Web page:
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Business Expenses: Sole Trader Vs Limited Company

What expenses can each claim?



Are you confused about what business expenses you can claim as a sole trader vs a limited company? Don't worry, you are not alone; many people that I speak to ask the same question ...

If you're confused about what business expenses can be claimed, don't worry, you're not alone!

If you're confused about what business expenses can be claimed, don't worry, you're not alone!

copyright: sifotography / 123rf stock photo

HMRC are big on disputing expenses and have tweaked and changed the rules over the years. There's a difference between what a sole trader can claim compared with that of a limited company.

  • When it comes to mobile phones, the sole trader needs to declare how much is for business and how much for personal use and can only claim back the business part. For a limited company, as long as the phone is in the business name, a full 100% can be claimed.

  • A capital allowance can be claimed on purchase of a new computer. For the sole trader, an add-back of allowances will apply if there is private use. Providing the company needs a computer, one can be bought through the company tax-free.

  • For the self-employed sole trader, there are no tax-free benefits and incentives. There are a number of tax-free benefits and incentives for limited companies.

  • A sole trader working from home can claim a deduction for mortgage interest/rent, council tax and light and heat, based on the number of rooms in the property being used by the business. A limited company director working from home can claim £4 per week without receipts for home expenses.

  • A sole trader can claim the actual cost of running his car for business. A director of a limited company is restricted to claiming 45p per mile for the first 10,000 miles and 25p thereafter (assuming they own the car personally). Due to the benefit in kind rules, it may not be efficient to provide the director with a company car.

  • A sole trader can't claim for training costs where they are learning a new skill, they can, however, claim for costs of updating a skill. Limited companies can provide its directors and staff with training as long as it is for the benefit of the company.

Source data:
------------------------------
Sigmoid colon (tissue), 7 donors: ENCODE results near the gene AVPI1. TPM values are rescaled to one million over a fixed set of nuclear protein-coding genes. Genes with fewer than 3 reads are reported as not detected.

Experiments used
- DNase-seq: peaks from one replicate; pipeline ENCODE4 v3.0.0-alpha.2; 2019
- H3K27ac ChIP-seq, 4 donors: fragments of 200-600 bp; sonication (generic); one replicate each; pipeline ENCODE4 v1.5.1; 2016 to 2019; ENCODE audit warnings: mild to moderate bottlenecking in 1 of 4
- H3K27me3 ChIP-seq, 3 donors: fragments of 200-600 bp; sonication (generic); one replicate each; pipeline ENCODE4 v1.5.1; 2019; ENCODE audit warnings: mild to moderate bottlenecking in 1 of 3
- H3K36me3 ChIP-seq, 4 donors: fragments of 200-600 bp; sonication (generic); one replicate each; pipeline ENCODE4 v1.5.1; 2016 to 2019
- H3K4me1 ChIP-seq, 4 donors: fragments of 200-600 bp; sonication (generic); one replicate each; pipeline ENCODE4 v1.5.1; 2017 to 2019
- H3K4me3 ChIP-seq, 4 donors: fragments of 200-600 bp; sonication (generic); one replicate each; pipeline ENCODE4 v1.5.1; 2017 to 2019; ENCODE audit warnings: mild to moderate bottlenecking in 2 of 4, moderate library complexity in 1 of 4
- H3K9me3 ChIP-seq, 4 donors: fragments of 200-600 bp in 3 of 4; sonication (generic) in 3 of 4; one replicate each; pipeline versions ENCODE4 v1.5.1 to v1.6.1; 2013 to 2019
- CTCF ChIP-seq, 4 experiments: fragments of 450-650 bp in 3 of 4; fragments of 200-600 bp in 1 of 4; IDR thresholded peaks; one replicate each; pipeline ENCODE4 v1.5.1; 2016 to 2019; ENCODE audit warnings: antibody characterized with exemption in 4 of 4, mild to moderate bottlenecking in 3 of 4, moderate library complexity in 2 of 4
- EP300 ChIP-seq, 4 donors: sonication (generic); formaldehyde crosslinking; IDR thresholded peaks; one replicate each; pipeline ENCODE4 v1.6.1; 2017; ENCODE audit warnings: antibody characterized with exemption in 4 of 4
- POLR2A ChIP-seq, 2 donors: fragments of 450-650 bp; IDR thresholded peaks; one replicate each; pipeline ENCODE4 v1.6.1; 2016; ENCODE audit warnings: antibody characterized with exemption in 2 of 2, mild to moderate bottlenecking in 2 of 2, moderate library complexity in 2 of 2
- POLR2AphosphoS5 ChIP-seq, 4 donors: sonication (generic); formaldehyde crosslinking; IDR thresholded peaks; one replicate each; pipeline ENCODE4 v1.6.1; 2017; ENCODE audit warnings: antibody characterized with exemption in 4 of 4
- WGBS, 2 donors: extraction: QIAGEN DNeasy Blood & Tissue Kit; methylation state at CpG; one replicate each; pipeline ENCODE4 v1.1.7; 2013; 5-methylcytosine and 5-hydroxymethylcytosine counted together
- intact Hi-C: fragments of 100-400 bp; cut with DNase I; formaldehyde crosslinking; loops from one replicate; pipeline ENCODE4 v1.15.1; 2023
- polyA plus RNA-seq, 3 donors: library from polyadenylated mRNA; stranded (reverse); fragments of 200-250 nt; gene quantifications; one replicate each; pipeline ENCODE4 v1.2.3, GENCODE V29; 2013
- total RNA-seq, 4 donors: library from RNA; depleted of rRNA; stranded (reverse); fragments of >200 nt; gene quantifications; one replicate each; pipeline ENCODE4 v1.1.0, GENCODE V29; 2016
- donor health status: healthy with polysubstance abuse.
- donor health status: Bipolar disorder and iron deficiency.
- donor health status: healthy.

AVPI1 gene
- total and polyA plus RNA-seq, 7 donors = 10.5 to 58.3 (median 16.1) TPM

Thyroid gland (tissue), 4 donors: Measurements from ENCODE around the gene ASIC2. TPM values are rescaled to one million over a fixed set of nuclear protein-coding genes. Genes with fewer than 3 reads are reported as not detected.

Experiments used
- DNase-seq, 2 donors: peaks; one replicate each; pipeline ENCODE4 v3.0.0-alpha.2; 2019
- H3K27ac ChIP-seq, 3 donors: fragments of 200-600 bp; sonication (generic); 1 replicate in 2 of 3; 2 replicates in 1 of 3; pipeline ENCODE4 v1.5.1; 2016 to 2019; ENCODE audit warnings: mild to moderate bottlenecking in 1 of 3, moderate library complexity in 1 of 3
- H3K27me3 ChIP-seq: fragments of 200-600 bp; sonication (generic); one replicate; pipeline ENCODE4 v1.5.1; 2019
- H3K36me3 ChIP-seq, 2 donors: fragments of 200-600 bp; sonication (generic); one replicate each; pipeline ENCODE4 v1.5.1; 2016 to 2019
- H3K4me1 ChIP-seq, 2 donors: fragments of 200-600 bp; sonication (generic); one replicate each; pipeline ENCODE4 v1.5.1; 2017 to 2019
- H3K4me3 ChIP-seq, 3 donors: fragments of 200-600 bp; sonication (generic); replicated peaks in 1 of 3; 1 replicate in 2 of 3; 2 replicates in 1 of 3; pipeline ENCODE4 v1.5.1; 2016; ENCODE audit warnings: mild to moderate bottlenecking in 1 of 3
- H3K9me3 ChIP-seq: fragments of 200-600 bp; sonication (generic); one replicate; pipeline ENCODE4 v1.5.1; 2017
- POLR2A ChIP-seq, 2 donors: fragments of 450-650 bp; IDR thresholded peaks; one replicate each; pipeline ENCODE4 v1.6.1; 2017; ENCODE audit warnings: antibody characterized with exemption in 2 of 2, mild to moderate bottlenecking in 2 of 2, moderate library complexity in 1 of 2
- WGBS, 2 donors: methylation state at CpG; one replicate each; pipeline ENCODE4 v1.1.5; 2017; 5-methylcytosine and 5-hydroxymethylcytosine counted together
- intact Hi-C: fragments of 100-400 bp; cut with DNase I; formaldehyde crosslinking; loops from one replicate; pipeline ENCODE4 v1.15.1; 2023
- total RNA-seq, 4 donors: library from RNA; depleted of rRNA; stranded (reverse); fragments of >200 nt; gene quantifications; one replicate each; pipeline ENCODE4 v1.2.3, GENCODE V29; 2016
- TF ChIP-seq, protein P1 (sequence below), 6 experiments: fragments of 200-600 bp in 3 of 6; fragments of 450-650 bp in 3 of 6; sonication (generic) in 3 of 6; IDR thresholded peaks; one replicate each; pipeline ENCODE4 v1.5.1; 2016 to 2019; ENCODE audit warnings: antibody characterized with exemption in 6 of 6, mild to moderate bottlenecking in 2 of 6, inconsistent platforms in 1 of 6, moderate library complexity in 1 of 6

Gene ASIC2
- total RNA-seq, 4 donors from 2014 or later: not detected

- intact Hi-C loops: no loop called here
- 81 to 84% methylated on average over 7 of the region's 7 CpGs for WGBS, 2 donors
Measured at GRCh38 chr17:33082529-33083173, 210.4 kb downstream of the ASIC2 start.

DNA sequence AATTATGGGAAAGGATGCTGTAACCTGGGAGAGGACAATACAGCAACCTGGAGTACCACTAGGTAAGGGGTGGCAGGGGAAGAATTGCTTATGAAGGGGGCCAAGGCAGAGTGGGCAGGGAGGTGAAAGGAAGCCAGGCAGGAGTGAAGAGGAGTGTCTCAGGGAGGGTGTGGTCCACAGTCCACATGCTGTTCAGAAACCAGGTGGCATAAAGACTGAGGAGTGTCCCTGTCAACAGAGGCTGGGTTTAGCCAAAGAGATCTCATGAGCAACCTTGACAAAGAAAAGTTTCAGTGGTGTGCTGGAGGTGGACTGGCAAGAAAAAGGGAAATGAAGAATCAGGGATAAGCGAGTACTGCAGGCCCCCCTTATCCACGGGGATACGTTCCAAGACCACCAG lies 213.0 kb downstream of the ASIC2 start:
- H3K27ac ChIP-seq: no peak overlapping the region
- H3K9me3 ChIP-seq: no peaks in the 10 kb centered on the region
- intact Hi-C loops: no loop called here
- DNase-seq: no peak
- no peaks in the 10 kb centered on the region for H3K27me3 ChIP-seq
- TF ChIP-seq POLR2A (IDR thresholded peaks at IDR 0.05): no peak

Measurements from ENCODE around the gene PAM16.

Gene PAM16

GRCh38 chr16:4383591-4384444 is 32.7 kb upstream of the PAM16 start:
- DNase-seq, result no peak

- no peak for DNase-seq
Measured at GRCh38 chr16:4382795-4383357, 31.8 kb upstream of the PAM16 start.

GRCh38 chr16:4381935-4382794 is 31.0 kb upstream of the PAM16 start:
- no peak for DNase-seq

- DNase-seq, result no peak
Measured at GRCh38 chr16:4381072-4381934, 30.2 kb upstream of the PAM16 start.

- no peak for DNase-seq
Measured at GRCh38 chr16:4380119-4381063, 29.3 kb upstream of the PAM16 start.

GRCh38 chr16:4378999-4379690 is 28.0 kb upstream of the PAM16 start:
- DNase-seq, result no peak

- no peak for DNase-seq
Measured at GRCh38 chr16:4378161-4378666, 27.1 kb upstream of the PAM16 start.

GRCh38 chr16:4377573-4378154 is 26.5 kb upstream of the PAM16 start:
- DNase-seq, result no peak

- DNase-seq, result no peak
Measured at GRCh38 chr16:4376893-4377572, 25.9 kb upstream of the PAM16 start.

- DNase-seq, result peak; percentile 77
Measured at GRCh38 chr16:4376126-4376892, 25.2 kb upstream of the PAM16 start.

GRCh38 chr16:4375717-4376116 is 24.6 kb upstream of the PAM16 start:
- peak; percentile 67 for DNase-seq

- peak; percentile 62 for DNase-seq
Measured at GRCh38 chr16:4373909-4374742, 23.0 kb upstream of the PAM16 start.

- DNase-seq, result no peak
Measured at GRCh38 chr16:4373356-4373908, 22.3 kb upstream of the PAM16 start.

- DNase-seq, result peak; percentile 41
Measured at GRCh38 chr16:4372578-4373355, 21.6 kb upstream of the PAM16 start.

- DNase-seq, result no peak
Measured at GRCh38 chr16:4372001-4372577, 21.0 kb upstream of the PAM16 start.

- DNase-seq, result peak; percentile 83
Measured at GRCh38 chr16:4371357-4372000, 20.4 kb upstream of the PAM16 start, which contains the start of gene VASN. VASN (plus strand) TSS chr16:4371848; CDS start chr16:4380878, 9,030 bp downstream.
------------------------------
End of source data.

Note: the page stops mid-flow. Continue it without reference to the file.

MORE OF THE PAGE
Deciding on the model you want to set up for your business will depend on these, and a number of other factors. It is worth speaking to an experienced tax advisor such as myself, and also to your accountant, both of us will give you great advice.

"Would you like to know more?"

The above provides a snapshot of some of the business expenses you can and cannot claim. If you'd like to find out more, then do call me on 01908 774323 or click here to ping me an email and let's see how I can help you.

Until next time ...


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More about Helen Beaumont ...

Helen brings the personal tax planning experience of the top 20 tax companies to Essendon. Formerly of MacIntyre Hudson (with 45 offices nationwide), Helen worked at Chancery for more than 10 years before joining Essendon as the personal tax specialist.

Tax Planning can make a considerable difference to your tax liability. Helen has specialist knowledge and experience in tax planning and uses every opportunity to minimise your tax bill is utilised. By analysing your investments, income, profit and expenditures, Helen will provide strategic tax planning expertise that could offer significant savings, whilst delivering clear, honest advice and guidance.

When Helen is not at Essendon she spends time with her young son and likes going on long walks with the family dog.